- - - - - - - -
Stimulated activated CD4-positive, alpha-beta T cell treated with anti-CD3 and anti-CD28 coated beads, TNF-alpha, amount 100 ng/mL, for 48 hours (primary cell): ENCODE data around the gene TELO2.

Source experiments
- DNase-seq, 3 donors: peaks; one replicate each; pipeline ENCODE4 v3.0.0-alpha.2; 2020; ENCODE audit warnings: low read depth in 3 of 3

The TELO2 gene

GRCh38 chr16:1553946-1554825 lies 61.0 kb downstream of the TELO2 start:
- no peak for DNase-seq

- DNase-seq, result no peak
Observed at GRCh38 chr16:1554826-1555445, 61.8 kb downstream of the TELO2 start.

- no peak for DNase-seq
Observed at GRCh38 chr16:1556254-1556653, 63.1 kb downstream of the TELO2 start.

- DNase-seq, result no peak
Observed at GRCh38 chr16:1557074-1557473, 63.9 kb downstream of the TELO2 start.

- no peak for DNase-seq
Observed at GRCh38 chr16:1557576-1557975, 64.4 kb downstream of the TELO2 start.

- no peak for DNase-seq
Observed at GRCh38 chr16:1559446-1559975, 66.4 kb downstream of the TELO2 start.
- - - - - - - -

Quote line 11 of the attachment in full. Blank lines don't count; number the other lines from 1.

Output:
- DNase-seq, result no peak